Critical Race Theory Debate Shows Kentucky GOP Leaders Are Useless


Sadiqa N. Reynolds

“You see other nations surpassing us in education, investment and innovation. Not only have skills needs changed dramatically, but we now have a globally competitive economy, a flat world. It’s no longer Iowa vs. Indiana vs. Montana for jobs, we’re competing with India and China and Singapore and everywhere else. This is the world our children – my children – are going to grow up in, and we are never going to go back in the opposite direction. It will only accelerate. At no level – early childhood, K-12, higher education – are we even in the international top 10. And that should scare us. It’s scary and doesn’t bode well for the future. – Arne Duncan

Smart US lawmakers who care about America’s position in the world would use known data to support increased investment in our education systems. Legislators concerned with the intellectual capacity of the generation that will follow them would encourage the teaching and promotion of all critical thinking. After all, there are wars at either end of our world, and we need thoughtful tomorrow’s leaders to solve today’s problems.

Perhaps it is the lack of critical thinking that caused so much blood to be shed. Perhaps it is the inability to consider how the systems and institutions perpetuate the pain that prohibits Republican leaders from doing anything other than stoking the fears that lead to inciting riots and attempts to overthrow a government created for it. the people, by the people. Really, even the most basic education should have empowered the January 6 insurgents to do what we ask children to do, “use your words” instead of beating law enforcement officers with their bare hands to death. .

Republican lawmakers say education critical race theory will favor division. They are wrong. In fact, it is ignorance that promotes division. It is dishonesty that leads to resentment. Teaching that racism exists doesn’t hurt; the fact that racism exists is evil.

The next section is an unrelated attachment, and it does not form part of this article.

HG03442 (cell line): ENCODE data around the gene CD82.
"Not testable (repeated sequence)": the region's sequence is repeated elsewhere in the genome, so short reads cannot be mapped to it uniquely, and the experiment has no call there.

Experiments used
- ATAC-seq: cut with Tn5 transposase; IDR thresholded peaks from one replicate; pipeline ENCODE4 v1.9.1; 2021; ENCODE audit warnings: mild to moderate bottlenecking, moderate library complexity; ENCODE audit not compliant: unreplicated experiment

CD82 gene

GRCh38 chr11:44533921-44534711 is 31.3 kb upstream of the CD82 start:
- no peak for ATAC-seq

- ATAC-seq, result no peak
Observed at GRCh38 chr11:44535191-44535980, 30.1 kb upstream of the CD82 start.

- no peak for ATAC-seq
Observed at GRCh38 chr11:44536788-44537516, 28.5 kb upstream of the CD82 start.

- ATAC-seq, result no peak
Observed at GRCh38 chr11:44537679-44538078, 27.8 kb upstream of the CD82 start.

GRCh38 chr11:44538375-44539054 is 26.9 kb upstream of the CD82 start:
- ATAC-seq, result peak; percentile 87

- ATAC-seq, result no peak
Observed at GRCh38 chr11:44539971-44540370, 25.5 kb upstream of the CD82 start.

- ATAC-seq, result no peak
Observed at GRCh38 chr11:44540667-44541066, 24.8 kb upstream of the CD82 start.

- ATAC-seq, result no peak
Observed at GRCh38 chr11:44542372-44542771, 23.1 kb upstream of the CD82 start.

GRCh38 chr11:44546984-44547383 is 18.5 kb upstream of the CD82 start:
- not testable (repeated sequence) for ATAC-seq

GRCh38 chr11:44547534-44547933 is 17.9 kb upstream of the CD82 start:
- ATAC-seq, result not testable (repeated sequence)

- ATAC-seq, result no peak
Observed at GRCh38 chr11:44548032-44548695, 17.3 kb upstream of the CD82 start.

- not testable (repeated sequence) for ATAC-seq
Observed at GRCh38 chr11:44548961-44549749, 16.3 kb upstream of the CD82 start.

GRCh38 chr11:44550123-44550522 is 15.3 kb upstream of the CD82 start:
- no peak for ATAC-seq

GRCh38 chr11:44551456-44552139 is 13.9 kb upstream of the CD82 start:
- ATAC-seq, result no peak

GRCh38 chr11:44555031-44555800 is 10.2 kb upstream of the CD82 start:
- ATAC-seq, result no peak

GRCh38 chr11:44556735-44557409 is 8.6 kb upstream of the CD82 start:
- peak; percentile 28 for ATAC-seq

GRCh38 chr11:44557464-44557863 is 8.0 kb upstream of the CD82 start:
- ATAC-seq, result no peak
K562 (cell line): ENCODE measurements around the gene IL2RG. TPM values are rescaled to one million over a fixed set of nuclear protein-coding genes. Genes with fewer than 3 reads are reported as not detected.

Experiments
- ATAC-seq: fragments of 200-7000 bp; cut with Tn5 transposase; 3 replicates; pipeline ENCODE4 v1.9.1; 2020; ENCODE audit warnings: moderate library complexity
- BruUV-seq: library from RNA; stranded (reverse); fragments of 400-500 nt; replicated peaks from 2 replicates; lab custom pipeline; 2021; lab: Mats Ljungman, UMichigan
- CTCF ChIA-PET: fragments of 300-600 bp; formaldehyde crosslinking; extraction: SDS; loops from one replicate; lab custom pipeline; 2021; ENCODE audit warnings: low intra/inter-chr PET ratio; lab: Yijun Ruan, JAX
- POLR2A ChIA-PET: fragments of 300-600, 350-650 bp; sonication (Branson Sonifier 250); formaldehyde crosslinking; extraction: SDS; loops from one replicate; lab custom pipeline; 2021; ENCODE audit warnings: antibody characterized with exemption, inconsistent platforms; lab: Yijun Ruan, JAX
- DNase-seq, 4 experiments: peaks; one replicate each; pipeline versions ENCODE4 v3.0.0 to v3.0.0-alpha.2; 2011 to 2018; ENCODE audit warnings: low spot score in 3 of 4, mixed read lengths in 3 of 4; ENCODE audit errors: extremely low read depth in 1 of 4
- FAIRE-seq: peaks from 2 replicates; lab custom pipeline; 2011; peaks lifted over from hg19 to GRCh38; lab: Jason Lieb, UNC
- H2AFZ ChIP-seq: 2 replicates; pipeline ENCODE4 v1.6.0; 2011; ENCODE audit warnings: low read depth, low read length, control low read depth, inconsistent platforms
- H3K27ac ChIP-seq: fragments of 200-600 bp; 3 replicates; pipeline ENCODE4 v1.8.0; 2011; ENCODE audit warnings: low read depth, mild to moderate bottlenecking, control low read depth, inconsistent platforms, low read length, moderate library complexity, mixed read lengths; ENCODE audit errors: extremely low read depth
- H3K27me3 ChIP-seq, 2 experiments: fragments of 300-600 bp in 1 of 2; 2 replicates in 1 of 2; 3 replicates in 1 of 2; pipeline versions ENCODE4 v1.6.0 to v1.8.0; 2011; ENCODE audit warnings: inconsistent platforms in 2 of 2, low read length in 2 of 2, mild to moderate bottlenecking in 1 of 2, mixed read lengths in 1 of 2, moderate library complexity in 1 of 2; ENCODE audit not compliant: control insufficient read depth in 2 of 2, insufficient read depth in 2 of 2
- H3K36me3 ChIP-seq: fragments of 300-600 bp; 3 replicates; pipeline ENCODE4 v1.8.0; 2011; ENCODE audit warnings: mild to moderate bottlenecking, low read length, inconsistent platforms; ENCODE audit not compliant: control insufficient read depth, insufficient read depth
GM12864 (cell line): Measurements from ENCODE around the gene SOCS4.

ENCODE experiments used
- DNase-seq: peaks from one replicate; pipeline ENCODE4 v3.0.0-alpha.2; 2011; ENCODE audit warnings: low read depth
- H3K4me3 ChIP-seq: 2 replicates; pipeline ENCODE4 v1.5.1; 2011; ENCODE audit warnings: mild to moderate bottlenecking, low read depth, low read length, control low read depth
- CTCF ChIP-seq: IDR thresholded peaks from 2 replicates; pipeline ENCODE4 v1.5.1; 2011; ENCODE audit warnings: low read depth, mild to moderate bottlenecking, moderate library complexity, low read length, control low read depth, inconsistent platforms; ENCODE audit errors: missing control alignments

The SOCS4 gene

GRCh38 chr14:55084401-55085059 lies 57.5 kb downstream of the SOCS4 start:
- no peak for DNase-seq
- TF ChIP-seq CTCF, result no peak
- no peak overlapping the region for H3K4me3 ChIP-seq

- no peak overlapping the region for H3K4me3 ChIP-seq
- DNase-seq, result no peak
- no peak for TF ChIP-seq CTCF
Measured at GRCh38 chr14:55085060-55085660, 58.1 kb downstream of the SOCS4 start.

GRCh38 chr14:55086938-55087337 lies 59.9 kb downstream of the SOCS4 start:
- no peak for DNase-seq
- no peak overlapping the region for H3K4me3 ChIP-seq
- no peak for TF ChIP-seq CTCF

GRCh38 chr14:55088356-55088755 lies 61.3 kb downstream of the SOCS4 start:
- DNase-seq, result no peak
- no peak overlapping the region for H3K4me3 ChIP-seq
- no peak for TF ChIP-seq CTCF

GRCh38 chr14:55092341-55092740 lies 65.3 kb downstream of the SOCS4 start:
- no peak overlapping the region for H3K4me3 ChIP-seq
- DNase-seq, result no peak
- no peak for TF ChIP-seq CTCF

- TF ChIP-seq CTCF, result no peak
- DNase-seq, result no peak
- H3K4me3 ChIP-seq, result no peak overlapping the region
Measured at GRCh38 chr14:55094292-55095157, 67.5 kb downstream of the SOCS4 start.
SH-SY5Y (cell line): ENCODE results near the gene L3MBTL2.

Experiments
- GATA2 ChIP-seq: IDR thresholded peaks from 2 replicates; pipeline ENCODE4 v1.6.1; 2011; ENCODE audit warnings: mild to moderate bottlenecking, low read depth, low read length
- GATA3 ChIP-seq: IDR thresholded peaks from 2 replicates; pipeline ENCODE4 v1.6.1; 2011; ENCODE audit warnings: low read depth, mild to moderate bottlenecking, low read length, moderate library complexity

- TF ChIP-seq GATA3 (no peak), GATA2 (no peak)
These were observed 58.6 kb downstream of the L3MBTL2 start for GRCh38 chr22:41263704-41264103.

Related:What is Critical Race Theory? What you need to know about the Kentucky bill to limit discussions about racism

No one is suggesting that educators teach that one race is superior to another. In fact, that’s exactly what black and brown communities have been saying for years. Stop teaching our children that black people presented themselves to the planet as slaves, saved from themselves by white saviors. Stop pretending that Native Americans had nothing to offer the world until the pilgrims arrived. Teach the accomplishments of all people, white, black and everyone else. Teach how America was born and continues to exist and how intentional our founders were in their refusal to recognize the humanity of some. Teach how successful we have been in perfecting the union and the current impact of systems and structures based on race and gender.

Teach our students to consider the circumstances of their existence and the impact of their decisions. Teach them to think about the systems they live, work and grow in and how this affects them based on who they are and how or not they are valued. This fear of lawmakers that white students are too tender to know the truth and understand and examine the impact and intersection of systems is insulting to these students and involves the lowest level of fragility.

Instead of focusing on the needs of our underfunded education systems, Republican lawmakers across the country are waging a war on education, on ideas.A war against critical thinking. They oppose the idea that students are armed with facts and empowered to deduce critically for themselves. And because many Kentucky lawmakers are only concerned with raising children as average as themselves, Rep. Joe Fischer, a Republican from Fort Thomas, is the first to wage war in Kentucky. This is insane, and if he and his colleagues win this battle, Kentucky and America will lose.